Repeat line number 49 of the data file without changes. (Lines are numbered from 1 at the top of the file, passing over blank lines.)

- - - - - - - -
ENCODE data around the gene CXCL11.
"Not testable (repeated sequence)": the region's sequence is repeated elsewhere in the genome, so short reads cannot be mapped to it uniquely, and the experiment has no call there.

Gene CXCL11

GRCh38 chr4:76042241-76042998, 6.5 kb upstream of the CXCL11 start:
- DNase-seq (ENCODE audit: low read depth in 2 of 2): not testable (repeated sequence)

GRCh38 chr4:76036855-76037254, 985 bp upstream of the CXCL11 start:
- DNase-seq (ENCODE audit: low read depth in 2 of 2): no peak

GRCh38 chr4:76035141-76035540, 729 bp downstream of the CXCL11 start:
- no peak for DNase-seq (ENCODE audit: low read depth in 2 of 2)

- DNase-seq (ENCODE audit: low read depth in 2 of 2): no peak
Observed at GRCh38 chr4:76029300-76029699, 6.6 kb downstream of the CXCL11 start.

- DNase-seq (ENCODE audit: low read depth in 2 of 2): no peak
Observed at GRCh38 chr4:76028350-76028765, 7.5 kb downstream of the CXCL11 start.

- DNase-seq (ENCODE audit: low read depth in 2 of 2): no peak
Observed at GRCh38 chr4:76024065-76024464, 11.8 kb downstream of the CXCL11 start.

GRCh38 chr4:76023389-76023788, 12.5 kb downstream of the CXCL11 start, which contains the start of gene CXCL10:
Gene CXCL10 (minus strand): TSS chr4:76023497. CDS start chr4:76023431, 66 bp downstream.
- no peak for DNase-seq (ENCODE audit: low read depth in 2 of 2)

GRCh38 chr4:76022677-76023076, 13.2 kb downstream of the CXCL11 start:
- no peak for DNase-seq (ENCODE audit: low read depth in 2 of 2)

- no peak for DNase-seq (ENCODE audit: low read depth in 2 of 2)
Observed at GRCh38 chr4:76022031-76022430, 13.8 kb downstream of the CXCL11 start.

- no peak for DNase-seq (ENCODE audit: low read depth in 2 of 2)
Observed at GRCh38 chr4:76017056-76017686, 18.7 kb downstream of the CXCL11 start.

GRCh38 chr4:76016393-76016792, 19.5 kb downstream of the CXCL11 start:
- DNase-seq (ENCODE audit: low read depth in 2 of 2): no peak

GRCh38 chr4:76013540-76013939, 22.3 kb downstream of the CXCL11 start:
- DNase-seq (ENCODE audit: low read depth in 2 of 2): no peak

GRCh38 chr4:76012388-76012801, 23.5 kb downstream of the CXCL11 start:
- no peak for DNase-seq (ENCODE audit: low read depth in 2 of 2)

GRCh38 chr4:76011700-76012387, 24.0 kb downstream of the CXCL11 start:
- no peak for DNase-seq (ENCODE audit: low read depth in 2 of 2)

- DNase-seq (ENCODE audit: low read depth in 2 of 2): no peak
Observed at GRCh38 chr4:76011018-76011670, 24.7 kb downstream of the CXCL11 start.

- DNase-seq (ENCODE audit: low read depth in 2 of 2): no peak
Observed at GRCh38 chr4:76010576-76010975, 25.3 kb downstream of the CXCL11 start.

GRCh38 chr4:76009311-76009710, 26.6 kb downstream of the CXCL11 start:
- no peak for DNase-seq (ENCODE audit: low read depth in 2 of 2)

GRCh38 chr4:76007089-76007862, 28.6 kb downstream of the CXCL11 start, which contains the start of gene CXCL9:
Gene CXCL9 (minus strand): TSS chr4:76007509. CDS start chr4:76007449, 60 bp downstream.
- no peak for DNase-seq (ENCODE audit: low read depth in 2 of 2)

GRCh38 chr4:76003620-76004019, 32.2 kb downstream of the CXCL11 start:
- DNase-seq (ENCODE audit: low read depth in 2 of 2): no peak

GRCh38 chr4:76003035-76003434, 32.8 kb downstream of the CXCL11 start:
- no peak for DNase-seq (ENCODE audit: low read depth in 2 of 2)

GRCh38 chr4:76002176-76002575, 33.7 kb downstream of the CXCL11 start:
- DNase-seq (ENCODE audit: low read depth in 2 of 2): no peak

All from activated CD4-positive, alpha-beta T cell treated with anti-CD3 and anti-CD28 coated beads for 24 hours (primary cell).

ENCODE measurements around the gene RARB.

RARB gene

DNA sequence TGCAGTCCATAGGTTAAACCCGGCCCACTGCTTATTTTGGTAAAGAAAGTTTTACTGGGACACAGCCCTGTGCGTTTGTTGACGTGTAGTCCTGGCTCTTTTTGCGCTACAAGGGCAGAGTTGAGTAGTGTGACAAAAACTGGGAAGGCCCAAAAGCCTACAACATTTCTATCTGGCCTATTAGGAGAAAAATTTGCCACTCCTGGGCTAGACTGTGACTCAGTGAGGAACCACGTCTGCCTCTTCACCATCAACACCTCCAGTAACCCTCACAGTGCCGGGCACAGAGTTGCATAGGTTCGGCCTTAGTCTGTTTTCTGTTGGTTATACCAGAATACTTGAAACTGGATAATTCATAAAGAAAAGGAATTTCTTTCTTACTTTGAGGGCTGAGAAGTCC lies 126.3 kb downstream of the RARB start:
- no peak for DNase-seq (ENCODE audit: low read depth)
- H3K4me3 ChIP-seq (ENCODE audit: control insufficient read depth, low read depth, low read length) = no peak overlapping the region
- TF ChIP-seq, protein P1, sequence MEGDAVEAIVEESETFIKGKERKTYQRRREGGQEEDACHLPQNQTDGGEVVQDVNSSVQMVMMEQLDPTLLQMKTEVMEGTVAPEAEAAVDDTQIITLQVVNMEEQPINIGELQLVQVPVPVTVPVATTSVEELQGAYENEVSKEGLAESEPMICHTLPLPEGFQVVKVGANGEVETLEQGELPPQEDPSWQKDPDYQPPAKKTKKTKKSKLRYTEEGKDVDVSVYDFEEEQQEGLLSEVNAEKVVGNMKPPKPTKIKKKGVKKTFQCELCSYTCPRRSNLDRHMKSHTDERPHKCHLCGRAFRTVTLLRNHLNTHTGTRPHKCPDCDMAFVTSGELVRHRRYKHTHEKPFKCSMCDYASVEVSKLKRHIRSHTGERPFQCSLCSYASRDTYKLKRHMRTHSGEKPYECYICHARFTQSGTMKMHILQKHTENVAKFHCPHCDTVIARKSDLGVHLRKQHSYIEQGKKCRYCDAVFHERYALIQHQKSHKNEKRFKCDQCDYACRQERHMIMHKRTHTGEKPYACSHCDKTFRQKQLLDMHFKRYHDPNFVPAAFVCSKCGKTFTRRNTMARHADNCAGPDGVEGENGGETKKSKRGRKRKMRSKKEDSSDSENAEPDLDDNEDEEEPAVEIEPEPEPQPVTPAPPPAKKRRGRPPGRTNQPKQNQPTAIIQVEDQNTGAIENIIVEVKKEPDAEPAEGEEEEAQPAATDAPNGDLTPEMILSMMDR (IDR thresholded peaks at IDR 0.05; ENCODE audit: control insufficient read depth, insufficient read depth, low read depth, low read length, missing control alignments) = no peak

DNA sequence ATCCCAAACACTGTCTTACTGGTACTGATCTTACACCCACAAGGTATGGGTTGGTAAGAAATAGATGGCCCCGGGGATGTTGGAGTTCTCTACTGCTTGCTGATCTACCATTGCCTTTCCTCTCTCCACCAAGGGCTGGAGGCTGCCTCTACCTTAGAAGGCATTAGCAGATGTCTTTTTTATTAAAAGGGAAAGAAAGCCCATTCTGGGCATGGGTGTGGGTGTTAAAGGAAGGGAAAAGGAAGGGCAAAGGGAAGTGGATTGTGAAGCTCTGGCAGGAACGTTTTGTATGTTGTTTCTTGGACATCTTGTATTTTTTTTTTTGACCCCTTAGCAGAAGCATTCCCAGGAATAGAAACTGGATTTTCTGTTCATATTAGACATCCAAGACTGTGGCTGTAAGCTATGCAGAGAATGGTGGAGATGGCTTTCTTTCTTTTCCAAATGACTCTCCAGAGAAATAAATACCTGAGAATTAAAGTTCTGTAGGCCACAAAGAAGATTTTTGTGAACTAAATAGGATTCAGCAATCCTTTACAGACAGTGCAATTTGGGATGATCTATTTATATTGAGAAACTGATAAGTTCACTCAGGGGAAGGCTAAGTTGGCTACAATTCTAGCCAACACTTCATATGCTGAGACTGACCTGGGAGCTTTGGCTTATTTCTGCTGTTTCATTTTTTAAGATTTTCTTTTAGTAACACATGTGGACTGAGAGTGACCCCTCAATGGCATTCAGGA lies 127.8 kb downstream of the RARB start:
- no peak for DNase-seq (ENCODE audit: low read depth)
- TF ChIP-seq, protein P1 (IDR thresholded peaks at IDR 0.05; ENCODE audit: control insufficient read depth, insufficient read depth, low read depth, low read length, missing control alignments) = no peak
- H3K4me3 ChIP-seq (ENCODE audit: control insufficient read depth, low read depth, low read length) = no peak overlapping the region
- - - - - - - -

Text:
ENCODE measurements around the gene RARB.